Localized culinary traditions drive me mad with excitement. In these days of rapid globalization and homogeneity, they're a sign of continued life and individuality; provincialism in the best sense.
Troy, New York, a mid-sized city on the Hudson River, just north of Albany, has a lot to interest the curious traveler who's not too put off by the drab trappings of a down-on-its-luck, has-been industrial center. There's the famed Rensselaer Polytechnic Institute, the oldest technological university in the English-speaking world. It was home to the W. & L. E. Gurley, Co., which for more than a century made precision instruments that were used to survey much of the American West after the Civil War (it's building is now a national landmark). Also here was the Meneely Bell Company, which made, yes, bells, that went all over the country and the world. The Erie Canal begins just north of here. For the literary-minded, "A Visit from St. Nicholas" was first published in the Troy Sentinel, and Kurt Vonnegut set a couple of his novels here. For the Mob-obsessed, Legs Diamond did business here during the bad-old Prohibition days, when liquor flowed down from Canada through Troy. And, perhaps most significantly, the notion of "Uncle Sam" began here when butcher Sam Wilson supplied the Union troops in the Civil War with meat. Soldiers equated the U.S. stamped on the barrels with "Uncle Sam" Wilson.
All this intrigues me, but what got me jumping up and down when I recently visited Troy were the tiny hot dogs. Yes, tiny hot dogs. For whatever reason, Troy, Albany and the surrounding area take their frankfurters in bite-size portions. Three-inch franks are served on three-inch buns, and people typically order a bunch of them, the way folks get a sack of small burgers from White Castle. No one could explain to me why this is, only that it's been this way for some time.
No place in Troy dolls out these delicacies with more notoriety than Famous Lunch on Congress Street right in the downtown. The luncheonette has been there since 1932 and has been run by three generations of the Vasil family. It used to be called Quick Lunch before, well, it became famous—supposedly because some Troy marine stationed in Moscow got a hankering for the dogs and had some flown over. Since then, it's Famous Lunch.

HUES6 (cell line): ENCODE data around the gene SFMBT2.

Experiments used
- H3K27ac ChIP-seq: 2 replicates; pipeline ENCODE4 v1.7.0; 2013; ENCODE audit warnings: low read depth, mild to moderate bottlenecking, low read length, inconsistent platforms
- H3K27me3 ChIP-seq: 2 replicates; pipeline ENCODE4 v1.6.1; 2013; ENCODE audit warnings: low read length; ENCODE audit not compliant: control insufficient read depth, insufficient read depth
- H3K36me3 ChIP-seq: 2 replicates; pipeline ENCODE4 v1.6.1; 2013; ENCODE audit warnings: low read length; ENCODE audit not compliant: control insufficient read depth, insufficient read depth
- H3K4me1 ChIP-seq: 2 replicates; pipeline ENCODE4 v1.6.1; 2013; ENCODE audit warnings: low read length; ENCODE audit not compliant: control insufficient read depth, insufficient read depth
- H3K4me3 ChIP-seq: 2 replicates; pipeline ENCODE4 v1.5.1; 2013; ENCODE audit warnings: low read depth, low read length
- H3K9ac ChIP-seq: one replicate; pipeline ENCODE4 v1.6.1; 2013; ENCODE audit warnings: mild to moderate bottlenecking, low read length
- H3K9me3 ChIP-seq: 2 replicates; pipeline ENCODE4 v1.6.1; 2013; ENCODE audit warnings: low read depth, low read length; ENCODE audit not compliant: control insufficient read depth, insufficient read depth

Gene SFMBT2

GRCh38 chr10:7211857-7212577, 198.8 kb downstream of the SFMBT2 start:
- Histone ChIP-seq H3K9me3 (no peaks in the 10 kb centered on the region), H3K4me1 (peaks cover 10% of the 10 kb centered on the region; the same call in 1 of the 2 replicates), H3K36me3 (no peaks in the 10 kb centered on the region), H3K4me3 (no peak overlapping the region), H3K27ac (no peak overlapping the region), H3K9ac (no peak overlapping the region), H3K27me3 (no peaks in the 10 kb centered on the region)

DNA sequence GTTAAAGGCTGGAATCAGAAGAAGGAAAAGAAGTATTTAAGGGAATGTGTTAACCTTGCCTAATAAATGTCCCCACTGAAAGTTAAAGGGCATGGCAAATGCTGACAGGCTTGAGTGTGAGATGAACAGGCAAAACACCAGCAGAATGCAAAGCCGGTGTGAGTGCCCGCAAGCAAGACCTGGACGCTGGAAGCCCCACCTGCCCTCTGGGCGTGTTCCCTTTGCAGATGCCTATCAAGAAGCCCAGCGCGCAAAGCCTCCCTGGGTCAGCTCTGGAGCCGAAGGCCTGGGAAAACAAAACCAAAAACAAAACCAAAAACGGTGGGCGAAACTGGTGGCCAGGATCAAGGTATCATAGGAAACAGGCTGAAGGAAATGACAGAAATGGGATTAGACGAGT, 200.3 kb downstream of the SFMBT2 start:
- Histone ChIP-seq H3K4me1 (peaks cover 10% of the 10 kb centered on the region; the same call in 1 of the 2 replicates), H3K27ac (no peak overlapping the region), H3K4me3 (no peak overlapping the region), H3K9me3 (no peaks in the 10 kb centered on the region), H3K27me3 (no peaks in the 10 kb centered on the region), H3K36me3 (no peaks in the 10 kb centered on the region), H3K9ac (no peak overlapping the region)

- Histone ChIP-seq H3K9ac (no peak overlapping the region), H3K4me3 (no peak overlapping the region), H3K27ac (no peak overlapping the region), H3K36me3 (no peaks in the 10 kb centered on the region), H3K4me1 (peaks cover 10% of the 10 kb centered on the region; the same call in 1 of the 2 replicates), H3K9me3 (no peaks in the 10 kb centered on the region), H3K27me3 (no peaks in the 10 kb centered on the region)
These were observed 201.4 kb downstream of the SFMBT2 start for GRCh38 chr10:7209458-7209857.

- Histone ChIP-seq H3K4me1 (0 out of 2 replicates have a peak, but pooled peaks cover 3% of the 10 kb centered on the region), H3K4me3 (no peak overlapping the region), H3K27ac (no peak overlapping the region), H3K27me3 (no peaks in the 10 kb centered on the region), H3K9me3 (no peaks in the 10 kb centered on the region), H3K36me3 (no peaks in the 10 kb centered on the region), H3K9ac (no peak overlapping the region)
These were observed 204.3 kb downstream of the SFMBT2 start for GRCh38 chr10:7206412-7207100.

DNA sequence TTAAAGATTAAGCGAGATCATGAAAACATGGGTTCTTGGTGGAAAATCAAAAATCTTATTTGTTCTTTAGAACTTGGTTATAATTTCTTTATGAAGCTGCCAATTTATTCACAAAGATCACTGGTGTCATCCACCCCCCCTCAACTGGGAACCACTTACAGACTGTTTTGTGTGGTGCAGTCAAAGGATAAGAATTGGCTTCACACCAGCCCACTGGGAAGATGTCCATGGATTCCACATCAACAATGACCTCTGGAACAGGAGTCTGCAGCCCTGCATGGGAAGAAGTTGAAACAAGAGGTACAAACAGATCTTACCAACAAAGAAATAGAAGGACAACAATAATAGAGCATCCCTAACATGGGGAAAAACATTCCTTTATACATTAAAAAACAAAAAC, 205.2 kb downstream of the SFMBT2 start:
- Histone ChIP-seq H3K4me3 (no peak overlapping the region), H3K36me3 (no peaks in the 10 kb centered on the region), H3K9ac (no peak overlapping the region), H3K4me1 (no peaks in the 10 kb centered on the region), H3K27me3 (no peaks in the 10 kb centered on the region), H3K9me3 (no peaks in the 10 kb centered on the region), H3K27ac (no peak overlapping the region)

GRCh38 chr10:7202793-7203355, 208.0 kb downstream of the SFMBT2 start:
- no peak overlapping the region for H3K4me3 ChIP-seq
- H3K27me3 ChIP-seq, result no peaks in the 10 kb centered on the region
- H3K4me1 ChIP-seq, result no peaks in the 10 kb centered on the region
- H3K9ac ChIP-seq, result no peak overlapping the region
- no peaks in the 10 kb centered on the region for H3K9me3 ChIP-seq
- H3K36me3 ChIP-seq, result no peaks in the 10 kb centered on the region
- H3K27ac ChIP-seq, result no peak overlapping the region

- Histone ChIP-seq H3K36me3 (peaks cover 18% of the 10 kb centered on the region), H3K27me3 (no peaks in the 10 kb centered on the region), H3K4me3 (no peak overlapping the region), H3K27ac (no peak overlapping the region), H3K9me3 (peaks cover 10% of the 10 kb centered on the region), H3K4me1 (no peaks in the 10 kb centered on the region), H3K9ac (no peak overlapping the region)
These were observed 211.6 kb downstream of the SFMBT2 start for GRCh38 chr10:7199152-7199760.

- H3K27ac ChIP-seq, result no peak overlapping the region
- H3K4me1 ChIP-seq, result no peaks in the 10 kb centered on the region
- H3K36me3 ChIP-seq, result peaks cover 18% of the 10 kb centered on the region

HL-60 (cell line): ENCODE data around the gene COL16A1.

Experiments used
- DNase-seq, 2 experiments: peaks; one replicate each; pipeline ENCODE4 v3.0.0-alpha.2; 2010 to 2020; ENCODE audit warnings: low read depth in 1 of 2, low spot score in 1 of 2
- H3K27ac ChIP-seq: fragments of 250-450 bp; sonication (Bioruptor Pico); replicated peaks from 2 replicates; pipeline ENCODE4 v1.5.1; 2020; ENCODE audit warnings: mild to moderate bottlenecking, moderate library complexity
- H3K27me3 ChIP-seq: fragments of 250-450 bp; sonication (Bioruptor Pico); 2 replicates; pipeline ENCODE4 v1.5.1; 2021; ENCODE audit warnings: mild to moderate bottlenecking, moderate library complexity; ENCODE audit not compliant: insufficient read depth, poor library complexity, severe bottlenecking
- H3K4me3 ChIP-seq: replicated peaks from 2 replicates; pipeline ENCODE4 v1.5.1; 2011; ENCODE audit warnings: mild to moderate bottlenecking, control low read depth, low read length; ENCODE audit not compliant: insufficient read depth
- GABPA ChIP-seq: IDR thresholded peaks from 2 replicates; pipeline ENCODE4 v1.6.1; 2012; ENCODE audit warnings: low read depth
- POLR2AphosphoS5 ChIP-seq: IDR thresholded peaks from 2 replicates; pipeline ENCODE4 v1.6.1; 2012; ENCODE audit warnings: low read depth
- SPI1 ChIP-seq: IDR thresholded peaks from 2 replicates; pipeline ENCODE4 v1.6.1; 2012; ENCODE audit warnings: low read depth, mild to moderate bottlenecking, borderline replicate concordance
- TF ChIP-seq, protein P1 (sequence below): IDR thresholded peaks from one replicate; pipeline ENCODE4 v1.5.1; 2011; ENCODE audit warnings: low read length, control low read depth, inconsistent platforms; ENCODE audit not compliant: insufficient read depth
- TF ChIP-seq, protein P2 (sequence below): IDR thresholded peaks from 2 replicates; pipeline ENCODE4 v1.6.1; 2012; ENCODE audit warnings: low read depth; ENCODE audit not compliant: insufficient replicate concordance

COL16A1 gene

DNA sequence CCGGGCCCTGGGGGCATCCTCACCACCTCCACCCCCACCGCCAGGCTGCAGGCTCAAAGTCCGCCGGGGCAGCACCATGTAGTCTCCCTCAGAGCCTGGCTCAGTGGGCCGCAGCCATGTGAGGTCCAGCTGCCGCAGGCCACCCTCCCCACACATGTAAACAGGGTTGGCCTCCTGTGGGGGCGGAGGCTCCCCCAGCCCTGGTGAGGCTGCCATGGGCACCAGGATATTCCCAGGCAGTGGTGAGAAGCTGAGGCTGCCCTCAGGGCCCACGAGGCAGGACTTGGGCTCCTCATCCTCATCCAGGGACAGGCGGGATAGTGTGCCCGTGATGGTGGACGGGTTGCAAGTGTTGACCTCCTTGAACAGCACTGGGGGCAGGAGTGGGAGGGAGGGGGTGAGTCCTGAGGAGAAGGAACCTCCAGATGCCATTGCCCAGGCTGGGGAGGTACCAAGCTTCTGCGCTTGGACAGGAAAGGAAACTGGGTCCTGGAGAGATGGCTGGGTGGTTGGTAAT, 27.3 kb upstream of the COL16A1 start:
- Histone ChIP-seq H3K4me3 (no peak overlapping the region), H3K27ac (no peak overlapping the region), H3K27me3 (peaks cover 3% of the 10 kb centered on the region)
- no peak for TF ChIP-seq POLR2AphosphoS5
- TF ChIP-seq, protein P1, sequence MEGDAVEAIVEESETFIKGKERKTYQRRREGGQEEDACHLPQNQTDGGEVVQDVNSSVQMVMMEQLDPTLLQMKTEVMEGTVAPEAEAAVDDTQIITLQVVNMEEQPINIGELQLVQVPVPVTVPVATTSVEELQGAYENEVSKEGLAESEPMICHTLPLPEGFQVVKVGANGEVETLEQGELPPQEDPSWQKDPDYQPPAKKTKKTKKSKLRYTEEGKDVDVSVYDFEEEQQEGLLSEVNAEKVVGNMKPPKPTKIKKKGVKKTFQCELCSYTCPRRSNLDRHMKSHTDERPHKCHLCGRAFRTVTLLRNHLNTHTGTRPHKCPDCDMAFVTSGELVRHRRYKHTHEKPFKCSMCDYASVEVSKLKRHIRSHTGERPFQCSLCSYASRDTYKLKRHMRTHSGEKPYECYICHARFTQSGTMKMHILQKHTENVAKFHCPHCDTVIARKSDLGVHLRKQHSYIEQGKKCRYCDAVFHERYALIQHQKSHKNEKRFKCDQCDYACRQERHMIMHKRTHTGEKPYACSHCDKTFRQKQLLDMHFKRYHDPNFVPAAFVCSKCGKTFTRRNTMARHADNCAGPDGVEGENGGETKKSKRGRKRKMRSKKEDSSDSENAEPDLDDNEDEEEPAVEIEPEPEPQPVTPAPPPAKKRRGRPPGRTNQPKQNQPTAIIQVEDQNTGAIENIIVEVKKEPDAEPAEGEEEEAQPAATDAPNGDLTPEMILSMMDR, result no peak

Troy used to teem with mills, and thus teemed with mill workers, and Famous Lunch still looks like a place suited to them. There are no airs. There are blond wooden booths along the right wall, a counter with low stools along the left, checkered tile floor, a stainless steel grill on the other side of the counter, and a wooden phone booth at the back. Ur-luncheonette.
Prices are cheap. I took the owner's advice and got the "special": four hot dogs with the works and a drink. "The works" includes "Zippy sauce" (a special concoction) chopped onions, mustard and a dark beanless chili. Literally hundreds of these dogs are cooking on a grill near the front window and the counter guys fix them up quickly. One tattooed gentleman next to me order a dozen, all piled up on a plate. Made me feel like a lightweight. The mini dogs are garlicky and strong, and probably a good recipe for heartburn, but I ate them with no protest. There's something called Zippy Fries on the menu, and supposedly the famous rice pudding is served with half and half, but I didn't try these.
The wieners have always been made by the same German butcher, the Troy Pork Store, just a couple blocks away. It's been around since 1918. It's another gem of Troy authenticity.
And I found a 12-pack of miniature hot dog buns at this Troy bakery, ready to the taking home, in case you need some small franks in the comfort of your four walls. All of Troy, you see, is in on the local lunch legacy.